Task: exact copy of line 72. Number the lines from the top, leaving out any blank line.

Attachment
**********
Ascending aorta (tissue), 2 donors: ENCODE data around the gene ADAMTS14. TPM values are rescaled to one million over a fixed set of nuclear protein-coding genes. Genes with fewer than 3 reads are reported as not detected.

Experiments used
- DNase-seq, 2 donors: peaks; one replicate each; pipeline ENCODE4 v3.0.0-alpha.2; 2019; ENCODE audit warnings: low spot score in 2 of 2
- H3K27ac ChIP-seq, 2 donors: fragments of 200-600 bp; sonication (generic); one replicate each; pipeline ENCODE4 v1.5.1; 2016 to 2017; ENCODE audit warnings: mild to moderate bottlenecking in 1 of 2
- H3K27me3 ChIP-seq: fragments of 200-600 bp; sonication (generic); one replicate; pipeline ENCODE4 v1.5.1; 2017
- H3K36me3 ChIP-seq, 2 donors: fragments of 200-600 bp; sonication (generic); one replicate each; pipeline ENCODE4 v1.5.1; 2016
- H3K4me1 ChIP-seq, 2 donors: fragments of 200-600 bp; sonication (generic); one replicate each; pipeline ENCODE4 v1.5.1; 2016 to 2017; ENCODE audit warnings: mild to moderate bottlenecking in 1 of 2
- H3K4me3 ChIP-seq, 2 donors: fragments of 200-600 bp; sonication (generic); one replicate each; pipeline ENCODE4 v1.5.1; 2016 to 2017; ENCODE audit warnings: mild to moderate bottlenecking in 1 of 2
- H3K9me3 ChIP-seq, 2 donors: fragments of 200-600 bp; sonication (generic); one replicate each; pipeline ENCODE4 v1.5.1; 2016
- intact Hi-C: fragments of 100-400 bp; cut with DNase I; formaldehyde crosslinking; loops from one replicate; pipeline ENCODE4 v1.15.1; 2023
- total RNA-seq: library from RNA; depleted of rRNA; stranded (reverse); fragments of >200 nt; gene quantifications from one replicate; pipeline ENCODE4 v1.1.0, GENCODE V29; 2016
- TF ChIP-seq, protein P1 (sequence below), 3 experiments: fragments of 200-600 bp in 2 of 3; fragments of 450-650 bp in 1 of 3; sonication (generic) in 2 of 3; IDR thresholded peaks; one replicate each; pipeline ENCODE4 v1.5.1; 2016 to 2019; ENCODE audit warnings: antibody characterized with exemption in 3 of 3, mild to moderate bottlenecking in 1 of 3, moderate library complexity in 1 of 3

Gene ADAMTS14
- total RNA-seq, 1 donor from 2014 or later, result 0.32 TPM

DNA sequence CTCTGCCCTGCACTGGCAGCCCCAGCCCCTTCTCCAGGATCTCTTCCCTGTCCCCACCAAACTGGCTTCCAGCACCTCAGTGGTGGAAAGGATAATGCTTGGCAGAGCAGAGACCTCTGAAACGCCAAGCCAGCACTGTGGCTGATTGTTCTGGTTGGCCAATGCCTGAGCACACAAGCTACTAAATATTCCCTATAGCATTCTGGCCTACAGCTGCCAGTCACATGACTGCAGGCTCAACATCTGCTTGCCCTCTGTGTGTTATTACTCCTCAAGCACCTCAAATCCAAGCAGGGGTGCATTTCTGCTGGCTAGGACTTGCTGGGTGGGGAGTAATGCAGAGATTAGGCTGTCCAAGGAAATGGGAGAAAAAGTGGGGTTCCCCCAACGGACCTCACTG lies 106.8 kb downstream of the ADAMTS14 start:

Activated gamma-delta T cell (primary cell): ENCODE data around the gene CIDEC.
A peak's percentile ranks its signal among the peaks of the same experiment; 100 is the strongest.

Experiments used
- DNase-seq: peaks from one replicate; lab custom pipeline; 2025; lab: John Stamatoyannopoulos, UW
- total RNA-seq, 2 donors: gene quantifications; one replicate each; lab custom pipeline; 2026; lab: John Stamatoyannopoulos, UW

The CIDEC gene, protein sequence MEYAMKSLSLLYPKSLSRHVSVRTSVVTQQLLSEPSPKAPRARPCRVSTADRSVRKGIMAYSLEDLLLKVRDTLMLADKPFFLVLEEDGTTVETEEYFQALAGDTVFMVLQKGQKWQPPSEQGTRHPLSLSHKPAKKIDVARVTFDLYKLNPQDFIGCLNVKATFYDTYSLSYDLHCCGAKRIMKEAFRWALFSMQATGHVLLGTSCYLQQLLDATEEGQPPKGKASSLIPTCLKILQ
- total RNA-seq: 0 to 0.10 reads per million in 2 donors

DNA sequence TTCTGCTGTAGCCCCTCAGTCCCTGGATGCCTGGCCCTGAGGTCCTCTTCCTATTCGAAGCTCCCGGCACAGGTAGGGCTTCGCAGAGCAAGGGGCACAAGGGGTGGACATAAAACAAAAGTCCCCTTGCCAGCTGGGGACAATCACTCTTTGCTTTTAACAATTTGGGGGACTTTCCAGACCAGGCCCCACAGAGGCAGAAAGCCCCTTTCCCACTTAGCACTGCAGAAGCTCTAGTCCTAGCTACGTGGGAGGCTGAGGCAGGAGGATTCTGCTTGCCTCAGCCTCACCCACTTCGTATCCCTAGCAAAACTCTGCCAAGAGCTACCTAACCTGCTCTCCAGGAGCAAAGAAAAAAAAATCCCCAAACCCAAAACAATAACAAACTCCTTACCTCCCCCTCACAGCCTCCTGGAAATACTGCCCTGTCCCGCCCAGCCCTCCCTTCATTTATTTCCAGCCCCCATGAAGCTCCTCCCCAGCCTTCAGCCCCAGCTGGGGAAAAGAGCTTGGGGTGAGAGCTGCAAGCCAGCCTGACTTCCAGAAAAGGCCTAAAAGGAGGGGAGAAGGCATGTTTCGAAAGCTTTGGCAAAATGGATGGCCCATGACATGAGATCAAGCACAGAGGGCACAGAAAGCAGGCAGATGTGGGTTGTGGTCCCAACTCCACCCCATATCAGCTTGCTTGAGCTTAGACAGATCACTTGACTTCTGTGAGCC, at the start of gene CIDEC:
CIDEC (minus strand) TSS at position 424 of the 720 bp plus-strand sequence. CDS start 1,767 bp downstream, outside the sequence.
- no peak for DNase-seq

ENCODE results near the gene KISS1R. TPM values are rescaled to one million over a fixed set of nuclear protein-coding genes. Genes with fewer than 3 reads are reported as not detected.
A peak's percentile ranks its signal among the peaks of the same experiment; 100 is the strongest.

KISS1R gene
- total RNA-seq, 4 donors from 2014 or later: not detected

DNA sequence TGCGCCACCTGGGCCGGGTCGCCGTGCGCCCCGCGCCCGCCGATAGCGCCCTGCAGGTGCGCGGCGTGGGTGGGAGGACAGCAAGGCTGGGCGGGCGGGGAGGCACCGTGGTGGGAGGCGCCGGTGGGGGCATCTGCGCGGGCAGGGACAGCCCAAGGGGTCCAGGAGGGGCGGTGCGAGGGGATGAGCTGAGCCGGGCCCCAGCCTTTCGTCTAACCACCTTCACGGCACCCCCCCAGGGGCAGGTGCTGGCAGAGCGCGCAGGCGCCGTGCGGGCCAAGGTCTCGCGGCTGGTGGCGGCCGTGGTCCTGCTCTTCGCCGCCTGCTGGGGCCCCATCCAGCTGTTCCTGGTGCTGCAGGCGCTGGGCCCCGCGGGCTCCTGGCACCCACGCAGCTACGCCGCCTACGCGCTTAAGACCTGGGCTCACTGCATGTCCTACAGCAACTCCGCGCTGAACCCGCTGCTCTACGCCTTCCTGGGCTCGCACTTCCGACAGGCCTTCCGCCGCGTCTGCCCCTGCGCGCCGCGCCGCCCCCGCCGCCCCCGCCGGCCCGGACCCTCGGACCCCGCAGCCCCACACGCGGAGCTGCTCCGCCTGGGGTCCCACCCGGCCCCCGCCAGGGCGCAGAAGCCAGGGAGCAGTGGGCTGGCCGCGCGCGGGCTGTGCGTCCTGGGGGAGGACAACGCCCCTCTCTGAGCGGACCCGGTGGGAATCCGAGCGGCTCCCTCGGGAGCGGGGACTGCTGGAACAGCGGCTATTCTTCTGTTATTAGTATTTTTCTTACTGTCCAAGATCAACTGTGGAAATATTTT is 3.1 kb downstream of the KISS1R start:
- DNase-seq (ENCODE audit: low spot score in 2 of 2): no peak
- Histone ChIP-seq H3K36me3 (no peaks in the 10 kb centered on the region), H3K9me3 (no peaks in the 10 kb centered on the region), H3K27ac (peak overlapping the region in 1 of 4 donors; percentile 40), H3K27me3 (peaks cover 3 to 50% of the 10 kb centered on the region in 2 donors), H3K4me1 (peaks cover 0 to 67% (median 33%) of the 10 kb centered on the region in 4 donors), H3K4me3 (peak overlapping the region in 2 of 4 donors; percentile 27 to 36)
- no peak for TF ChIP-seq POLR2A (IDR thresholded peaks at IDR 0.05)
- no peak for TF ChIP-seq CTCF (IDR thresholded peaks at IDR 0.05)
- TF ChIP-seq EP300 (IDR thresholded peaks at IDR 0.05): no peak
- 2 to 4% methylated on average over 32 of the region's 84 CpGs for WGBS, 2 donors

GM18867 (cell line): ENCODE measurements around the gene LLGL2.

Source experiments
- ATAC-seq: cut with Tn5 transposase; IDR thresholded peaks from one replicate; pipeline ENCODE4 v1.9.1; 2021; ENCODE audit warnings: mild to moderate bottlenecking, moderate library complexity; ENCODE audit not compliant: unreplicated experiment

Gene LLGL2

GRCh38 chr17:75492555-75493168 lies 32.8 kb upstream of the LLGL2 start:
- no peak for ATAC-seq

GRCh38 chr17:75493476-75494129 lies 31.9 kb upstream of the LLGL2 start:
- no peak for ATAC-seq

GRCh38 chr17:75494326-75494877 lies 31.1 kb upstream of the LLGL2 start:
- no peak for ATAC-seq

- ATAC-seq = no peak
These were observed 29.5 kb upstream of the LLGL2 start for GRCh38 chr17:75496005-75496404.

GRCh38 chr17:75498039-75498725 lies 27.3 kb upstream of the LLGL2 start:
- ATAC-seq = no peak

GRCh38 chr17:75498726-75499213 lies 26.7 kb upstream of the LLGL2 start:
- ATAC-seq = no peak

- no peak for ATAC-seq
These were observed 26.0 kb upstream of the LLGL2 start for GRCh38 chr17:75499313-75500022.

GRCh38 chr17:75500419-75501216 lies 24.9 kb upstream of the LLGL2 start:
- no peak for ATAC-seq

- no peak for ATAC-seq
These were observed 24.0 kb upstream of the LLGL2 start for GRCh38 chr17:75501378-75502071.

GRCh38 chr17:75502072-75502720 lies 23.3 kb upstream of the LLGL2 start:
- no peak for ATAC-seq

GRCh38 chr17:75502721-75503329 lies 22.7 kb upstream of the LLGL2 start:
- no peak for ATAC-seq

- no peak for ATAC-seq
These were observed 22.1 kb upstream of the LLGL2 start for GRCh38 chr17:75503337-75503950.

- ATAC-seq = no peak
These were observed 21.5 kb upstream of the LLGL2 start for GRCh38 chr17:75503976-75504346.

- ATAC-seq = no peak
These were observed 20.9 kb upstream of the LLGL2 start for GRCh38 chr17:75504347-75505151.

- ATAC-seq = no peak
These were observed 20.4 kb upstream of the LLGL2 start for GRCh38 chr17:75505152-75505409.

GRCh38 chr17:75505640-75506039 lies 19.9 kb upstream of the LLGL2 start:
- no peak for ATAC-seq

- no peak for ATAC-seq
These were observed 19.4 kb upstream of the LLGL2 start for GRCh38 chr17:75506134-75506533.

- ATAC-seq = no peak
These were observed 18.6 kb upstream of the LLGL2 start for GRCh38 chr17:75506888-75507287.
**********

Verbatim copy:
- no peak for ATAC-seq